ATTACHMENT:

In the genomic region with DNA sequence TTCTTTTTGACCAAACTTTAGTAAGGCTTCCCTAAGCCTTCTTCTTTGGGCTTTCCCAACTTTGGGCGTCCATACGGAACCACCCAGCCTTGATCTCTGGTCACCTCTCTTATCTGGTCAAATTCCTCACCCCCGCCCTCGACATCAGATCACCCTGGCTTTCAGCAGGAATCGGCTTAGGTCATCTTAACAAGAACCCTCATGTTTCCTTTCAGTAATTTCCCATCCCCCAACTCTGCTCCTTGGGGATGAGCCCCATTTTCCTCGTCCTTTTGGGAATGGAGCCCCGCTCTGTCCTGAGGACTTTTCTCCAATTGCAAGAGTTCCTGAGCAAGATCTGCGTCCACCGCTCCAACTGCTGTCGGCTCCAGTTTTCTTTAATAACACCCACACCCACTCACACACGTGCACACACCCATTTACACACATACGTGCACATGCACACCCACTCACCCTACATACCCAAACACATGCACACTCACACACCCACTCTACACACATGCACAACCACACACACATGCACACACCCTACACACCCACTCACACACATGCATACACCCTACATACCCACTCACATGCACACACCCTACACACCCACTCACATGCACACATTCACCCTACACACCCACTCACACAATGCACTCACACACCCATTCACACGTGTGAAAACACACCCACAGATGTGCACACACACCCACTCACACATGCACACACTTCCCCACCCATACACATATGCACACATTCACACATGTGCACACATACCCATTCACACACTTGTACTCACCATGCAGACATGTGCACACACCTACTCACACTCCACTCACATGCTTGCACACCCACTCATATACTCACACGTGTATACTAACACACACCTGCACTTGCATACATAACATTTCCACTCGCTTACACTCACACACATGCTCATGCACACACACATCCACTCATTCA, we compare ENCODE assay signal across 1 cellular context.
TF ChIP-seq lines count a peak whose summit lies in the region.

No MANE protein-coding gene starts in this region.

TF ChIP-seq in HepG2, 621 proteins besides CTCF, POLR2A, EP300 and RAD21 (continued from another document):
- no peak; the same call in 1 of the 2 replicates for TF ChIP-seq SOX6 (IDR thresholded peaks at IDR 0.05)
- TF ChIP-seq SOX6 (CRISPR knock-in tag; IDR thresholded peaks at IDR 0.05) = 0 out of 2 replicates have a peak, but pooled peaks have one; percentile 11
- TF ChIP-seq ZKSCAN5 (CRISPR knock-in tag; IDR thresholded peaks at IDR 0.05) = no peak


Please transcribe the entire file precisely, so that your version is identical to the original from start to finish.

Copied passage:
In the genomic region with DNA sequence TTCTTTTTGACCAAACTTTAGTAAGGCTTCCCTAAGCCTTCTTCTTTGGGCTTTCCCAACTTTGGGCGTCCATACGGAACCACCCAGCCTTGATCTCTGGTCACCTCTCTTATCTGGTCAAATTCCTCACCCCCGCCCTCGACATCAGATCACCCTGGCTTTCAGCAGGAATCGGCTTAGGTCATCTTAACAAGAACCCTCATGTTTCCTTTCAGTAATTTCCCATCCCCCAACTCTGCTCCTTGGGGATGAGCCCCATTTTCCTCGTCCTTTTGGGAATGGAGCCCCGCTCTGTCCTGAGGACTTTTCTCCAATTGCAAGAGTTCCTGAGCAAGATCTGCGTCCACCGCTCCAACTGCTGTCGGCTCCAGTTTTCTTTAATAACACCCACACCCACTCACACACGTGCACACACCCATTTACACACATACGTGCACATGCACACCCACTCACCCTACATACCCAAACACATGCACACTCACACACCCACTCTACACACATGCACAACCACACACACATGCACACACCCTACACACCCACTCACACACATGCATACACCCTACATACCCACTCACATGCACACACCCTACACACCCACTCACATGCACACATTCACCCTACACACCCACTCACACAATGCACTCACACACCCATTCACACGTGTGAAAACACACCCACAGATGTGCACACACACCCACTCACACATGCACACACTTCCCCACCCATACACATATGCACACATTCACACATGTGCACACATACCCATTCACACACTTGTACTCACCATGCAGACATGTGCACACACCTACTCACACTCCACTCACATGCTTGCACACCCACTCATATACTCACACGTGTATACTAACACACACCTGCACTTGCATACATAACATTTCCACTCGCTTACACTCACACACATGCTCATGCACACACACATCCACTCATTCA, we compare ENCODE assay signal across 1 cellular context.
TF ChIP-seq lines count a peak whose summit lies in the region.

No MANE protein-coding gene starts in this region.

TF ChIP-seq in HepG2, 621 proteins besides CTCF, POLR2A, EP300 and RAD21 (continued from another document):
- no peak; the same call in 1 of the 2 replicates for TF ChIP-seq SOX6 (IDR thresholded peaks at IDR 0.05)
- TF ChIP-seq SOX6 (CRISPR knock-in tag; IDR thresholded peaks at IDR 0.05) = 0 out of 2 replicates have a peak, but pooled peaks have one; percentile 11
- TF ChIP-seq ZKSCAN5 (CRISPR knock-in tag; IDR thresholded peaks at IDR 0.05) = no peak